West End Chicago & Umoja Book 2003 ExtensionsDate: 21 November 2002
Two West End musicals - South African song and dance extravaganza Umoja and Kander and Ebb's Chicago, which celebrated its fifth anniversary this week - have announced extensions to their booking periods, taking both up to late 2003.
Umoja just announced an eight-week extension last month and has now added a further nine months to its run at the New London theatre, where it's now taking bookings up to 20 December 2003. Its current success follows the show's rather shaky start in London. It first opened at the Shaftesbury Theatre in November 2001 but then closed prematurely this past February, following noise complaints and the intervention of Camden Council. It was resurrected in June 2002 at the Queen's where it finished its limited season on 31 August, then transferred from 6 September to the New London, formerly home to Cats.
Created by Todd Twala and Thembi Nyandeni, Umoja incorporates the rhythms of tribal music, gumboot dancing, jazz, gospel and the contemporary sounds of Kwaito and Pantsula. South Africa's musical heritage is represented throughout the show by a company of versatile young singers, dancers, drummers and marimba players, many of whom come from severely disadvantaged township backgrounds.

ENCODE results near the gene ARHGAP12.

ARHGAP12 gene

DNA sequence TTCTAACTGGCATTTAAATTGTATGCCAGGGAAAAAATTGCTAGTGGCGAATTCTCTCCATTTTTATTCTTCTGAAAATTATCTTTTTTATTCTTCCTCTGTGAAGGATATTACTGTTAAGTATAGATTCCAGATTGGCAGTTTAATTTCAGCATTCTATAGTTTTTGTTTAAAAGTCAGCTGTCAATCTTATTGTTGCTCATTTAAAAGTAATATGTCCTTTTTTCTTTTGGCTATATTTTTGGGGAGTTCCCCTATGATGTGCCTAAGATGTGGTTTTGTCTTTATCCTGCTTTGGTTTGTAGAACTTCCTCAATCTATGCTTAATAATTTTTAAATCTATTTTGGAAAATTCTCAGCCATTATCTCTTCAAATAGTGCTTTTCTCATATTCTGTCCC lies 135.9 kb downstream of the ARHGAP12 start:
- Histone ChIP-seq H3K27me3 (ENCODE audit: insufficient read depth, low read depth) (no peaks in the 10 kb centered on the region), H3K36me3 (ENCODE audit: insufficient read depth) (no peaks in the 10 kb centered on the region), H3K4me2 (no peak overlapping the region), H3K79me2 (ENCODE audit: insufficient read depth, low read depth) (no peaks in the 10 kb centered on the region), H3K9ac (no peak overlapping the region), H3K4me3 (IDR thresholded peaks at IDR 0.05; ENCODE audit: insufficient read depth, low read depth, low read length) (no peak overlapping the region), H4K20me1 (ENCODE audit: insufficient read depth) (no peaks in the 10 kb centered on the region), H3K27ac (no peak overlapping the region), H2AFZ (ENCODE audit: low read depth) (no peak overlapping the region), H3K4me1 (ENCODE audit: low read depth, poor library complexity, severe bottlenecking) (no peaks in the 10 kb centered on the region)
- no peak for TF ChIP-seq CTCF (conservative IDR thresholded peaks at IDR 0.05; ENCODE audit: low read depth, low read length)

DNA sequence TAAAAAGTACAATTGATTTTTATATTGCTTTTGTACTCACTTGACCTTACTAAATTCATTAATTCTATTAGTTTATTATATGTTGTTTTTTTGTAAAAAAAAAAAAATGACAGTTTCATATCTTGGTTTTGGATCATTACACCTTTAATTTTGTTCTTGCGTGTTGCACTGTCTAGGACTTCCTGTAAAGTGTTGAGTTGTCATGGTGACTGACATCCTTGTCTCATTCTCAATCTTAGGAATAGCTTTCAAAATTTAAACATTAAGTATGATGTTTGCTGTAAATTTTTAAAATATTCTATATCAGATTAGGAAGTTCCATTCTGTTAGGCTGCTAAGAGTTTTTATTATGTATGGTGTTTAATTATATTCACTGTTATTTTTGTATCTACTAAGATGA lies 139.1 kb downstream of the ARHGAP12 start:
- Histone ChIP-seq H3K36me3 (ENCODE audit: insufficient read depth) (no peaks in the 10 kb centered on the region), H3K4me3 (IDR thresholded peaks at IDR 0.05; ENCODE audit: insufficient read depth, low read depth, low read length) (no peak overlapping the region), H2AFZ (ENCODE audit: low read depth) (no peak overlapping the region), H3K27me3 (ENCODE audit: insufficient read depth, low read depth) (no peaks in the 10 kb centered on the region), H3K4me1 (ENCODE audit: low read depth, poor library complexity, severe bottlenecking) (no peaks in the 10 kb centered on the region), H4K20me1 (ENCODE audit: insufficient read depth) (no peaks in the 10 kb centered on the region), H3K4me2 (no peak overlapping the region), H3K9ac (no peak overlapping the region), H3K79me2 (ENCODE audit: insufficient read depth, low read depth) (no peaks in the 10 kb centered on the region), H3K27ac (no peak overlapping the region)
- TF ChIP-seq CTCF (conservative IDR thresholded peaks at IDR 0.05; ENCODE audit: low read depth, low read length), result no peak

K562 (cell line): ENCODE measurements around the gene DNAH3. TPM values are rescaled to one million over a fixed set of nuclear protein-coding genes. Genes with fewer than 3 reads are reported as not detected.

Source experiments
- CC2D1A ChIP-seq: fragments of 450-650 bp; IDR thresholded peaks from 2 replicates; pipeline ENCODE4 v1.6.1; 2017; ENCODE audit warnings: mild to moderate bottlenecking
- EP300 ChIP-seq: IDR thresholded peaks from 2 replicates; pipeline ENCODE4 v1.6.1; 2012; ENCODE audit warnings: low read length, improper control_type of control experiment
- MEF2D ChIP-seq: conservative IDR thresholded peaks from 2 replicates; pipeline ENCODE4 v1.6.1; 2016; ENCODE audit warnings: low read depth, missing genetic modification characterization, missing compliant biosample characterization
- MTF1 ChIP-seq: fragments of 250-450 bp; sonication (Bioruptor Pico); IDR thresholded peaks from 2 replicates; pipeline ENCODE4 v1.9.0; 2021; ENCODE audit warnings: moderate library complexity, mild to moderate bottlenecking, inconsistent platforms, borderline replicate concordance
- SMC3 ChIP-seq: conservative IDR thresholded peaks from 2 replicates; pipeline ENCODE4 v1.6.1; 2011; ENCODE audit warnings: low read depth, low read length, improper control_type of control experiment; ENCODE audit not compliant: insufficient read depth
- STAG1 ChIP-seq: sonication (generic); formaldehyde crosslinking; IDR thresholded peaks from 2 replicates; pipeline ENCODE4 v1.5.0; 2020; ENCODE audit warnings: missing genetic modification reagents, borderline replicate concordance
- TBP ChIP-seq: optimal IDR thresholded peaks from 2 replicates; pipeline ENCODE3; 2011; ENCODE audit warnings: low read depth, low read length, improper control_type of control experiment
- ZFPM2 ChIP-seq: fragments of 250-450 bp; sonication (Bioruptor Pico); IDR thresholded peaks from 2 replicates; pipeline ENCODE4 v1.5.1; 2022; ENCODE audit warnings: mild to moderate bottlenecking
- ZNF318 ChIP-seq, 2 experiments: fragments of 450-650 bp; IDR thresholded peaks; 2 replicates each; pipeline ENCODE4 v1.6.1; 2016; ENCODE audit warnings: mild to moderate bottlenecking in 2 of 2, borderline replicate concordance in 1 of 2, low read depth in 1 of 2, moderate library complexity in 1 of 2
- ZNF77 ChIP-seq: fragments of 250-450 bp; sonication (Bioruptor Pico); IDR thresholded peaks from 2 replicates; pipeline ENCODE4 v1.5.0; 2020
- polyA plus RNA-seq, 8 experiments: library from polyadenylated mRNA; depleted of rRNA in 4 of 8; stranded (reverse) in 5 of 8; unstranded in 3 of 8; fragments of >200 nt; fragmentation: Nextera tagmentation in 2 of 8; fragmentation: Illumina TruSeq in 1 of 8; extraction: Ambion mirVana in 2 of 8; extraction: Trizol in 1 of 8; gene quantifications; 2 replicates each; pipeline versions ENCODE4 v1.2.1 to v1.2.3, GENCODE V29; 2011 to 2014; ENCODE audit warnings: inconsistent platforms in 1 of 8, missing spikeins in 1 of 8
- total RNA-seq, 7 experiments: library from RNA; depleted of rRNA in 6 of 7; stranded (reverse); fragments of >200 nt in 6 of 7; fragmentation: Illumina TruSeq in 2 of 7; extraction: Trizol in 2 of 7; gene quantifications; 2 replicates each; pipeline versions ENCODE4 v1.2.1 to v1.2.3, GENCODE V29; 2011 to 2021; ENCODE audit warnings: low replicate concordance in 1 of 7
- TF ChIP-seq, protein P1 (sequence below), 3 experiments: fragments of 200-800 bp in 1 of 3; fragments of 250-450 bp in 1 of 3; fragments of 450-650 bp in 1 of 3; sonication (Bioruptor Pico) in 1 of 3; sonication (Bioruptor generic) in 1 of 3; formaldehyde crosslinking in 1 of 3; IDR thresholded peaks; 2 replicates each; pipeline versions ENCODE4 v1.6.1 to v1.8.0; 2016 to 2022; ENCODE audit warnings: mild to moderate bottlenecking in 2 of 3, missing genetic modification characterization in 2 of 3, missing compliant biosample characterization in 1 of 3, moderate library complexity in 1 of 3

Over at the Strand's Adelphi Theatre, the multi award-winning Broadway revival of Kander and Ebb's Chicago has added six months to its booking period, taking it up to 27 September 2003. The West End production opened on 18 November 1997 and celebrated its fifth anniversary this week with a new cast, which includes TV presenter Gaby Roslin as Mama Morton, EastEnders' Michael Greco as Billy Flynn, Linzi Hateley as Roxie and Tiffany Graves as Velma.
Chicago, based on the play by Maurine Dallas Watkins, has a book by Fred Ebb and Bob Fosse, music by John Kander and lyrics by Fred Ebb. Scenic design is by John Lee Beatty, costumes by William Ivey Long, lighting by Ken Billington and sound by Rick Clarke. Musical supervision is by Rob Fisher and musical direction by Gareth Valentine. The production is choreographed by Ann Reinking in the style of Bob Fosse and directed by Walter Bobbie.
- by Terri Paddock